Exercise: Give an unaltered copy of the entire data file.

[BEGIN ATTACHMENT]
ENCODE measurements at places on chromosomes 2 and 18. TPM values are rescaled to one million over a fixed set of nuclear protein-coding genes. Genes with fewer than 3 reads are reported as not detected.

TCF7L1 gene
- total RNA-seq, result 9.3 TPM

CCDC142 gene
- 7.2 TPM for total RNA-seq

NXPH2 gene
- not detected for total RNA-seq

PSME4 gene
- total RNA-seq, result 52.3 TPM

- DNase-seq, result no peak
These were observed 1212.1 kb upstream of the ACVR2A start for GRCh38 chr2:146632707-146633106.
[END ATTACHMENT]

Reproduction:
ENCODE measurements at places on chromosomes 2 and 18. TPM values are rescaled to one million over a fixed set of nuclear protein-coding genes. Genes with fewer than 3 reads are reported as not detected.

TCF7L1 gene
- total RNA-seq, result 9.3 TPM

CCDC142 gene
- 7.2 TPM for total RNA-seq

NXPH2 gene
- not detected for total RNA-seq

PSME4 gene
- total RNA-seq, result 52.3 TPM

- DNase-seq, result no peak
These were observed 1212.1 kb upstream of the ACVR2A start for GRCh38 chr2:146632707-146633106.